Indeed, getting to the decider was a huge bonus. Do you realise that four of the starting forwards from the league final played in the 2016 All-Ireland minor final?
At best, four Kerry players held their own against their markers – Stephen O’Brien, Tom O’Sullivan, Peter Crowley and David Clifford – and Clifford had the chance to palm home what might well have been a winning goal with a few minutes to go.
Despite being well beaten across most of the pitch, Kerry could still have won the game. It’s small margins, because then this would have been a very different article coming to very different conclusions.
What I can stand over is that after each of Kerry’s wins in the league, I wrote here that there were as many negatives as positives to be taken out of every game. And those negatives jumped up to bite the Kerrymen in the final.
Yes, yes, Gaelic football is a fluid game nowadays, but you need your backs to be able to defend, and Kerry’s were just bamboozled by runners last Sunday – all three goals came from a spare man taking a pass as he romped through unchallenged.
For the second goal, it was an ummarked Mayo man who kicked the ball forward to find Diarmuid O’Connor being marked by the Kerry centre-forward Sean O’Shea on the edge of his own square. Where was the entire full-back line?
Kerry need to be protecting the opposition’s scoring zone. Too many of our defenders were poor when run at directly. There’s work to be done, but can Kerry, in what seems will be a cakewalk of a Munster championship, find a man-marker in the form of Philly McMahon or Jonny Cooper? To me, one is badly needed back there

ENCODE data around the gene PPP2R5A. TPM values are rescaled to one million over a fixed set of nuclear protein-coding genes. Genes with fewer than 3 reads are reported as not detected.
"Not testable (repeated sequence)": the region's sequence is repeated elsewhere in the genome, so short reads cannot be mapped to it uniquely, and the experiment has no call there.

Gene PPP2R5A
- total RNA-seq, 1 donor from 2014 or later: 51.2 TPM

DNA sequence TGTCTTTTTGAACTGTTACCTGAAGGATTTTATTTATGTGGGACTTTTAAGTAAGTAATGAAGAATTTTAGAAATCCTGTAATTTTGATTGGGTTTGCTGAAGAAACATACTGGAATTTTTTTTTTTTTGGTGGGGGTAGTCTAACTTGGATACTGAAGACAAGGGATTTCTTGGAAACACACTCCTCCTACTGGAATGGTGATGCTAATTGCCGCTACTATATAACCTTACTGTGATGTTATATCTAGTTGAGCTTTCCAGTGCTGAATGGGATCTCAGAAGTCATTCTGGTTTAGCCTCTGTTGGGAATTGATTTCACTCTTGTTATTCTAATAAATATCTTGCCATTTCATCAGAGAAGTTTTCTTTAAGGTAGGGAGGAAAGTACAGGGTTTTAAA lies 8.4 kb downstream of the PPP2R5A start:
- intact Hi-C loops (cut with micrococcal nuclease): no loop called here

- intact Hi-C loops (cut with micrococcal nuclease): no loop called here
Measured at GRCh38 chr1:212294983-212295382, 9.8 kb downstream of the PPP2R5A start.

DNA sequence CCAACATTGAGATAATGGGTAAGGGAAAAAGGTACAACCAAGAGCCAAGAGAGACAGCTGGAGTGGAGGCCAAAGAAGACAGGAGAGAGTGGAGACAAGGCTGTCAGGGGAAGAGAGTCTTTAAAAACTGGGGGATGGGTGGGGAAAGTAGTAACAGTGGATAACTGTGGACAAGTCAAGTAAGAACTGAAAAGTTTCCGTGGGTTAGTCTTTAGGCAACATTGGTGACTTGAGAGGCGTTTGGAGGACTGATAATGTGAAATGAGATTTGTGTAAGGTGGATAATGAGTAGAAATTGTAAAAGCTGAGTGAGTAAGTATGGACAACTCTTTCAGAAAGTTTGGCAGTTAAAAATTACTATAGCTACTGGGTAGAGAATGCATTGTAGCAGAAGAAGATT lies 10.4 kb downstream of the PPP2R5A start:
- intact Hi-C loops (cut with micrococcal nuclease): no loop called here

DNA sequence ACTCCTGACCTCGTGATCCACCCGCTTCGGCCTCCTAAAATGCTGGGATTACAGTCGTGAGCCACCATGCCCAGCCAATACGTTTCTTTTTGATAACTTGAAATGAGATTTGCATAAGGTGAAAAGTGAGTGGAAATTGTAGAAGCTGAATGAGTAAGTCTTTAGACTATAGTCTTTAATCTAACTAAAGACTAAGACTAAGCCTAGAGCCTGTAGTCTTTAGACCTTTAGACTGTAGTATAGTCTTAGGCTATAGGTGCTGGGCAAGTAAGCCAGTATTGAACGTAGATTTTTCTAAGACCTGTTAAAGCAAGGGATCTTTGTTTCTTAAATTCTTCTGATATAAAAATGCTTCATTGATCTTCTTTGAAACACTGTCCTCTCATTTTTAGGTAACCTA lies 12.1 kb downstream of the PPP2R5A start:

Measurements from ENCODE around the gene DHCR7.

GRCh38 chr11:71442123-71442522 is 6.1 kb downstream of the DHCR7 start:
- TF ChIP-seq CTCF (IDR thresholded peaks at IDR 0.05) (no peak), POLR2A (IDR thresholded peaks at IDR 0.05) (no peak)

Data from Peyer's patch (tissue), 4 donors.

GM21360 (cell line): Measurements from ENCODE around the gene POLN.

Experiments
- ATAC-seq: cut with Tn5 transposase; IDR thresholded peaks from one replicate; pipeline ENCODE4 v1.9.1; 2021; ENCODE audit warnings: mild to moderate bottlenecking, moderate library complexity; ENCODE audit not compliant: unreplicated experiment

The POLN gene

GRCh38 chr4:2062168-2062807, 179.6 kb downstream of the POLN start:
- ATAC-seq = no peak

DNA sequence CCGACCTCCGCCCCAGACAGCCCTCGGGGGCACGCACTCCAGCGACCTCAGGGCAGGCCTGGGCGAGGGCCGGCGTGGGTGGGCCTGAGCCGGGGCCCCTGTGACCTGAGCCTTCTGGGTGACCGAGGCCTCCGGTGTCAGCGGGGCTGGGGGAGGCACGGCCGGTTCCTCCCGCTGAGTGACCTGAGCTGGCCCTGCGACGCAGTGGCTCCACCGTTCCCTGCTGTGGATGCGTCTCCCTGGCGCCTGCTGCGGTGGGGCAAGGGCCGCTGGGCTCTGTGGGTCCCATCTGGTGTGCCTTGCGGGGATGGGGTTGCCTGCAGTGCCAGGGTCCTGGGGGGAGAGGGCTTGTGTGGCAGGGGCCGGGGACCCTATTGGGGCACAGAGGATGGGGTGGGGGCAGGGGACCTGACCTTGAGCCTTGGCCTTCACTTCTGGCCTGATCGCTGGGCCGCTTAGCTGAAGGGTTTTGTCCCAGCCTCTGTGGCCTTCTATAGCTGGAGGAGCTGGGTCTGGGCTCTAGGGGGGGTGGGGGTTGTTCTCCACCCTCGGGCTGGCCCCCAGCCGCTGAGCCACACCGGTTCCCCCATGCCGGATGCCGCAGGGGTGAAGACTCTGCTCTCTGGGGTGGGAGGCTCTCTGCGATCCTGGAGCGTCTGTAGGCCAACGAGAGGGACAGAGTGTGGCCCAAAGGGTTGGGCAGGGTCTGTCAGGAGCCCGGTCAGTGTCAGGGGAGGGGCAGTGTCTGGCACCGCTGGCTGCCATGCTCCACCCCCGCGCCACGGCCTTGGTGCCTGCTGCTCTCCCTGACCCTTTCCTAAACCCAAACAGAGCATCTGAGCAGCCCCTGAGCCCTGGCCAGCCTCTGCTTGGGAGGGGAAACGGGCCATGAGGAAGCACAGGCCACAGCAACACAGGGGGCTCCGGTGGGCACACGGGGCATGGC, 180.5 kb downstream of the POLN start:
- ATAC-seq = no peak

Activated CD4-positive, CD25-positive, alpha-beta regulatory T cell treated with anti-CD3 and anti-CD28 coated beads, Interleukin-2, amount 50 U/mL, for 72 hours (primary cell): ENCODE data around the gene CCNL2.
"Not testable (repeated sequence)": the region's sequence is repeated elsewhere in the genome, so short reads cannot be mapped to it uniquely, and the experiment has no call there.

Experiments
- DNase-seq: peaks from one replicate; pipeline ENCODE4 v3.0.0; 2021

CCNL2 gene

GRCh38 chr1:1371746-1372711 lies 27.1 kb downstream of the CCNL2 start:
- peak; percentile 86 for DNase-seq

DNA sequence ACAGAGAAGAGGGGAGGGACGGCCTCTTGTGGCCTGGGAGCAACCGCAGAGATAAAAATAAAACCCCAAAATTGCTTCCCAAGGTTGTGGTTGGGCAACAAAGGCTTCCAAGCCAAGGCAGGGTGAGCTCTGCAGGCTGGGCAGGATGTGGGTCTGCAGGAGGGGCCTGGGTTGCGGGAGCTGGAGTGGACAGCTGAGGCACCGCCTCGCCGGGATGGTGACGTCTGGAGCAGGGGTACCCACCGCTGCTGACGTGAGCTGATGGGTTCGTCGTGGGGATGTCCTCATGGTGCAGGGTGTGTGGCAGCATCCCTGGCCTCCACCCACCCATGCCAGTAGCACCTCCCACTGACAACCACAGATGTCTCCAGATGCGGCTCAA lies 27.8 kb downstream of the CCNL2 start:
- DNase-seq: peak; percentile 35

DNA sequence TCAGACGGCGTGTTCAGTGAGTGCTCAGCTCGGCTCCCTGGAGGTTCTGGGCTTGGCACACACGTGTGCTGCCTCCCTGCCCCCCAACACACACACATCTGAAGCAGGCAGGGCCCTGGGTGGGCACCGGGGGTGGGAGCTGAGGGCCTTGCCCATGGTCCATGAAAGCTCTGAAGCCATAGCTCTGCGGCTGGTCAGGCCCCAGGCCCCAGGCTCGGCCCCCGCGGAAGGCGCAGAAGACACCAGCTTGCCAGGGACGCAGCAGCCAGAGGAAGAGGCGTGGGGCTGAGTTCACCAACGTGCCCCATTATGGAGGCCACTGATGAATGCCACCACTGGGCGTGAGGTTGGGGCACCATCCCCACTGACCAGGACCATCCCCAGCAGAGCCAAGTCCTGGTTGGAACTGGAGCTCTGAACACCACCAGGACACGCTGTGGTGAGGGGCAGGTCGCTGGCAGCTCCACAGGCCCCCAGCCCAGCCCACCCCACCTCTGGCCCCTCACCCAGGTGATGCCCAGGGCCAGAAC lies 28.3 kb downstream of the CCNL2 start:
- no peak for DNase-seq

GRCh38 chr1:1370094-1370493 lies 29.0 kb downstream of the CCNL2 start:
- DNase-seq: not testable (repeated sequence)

Maybe I should do the Lotto this week. In last week’s column, I highlighted the fact that Kerry would not go far this year if Sean O’Shea kept contributing half their scoring total, and most of them from placed balls.
Well, with Lee Keegan doing a marking job on him, O’Shea got no score from play last Sunday. His fellow starting forwards were all over the shop, scoring a mere 1-2 from play in the game.
David Clifford kicked a point from play in the 17th minute and the next time any Kerry forward scored a point from play it was substitute Paul Geaney in the 69th minute. Dear God.
It wasn’t just the basic art of scoring that let Kerry down. For one thing, there was far too much aimless kicking of the ball in at full-forward Tommy Walsh, who had no support beside him. For too long Kerry were like an ace gunslinger with no bullets in his gun.
Too many Kerry fans are holding tight to the belief that David Moran’s return to fitness will save the day for the midfield.
Yes, the Kerins O’Rahilly’s player will bring physicality and ball-winning ability to that area, but David can no longer go the distance for 70 minutes, on a hard surface, in the huge space that is Croke Park.
We’ve known that for a while and nor, after two cruel knee injuries, does he have the pace to live with the likes of Ruane or Dublin’s Brian Fenton as they rampage up and down the pitch.
And finally for Kerry, and not for the first time in Croker in recent years, senior players didn’t turn up. There’s work to be done when the players come back from their clubs at the end of April.
Mayo are back dining at the top table, if not yet at the top seat, but Dublin have shown a few cracks, Tyrone have started to attack, Kerry have begun to bring through their young players, and Galway, with Corofin’s players now available and the likes of Damien Comer and Paul Conroy fit again, offer great possibilities.
We might yet have a good summer of Gaelic football to come.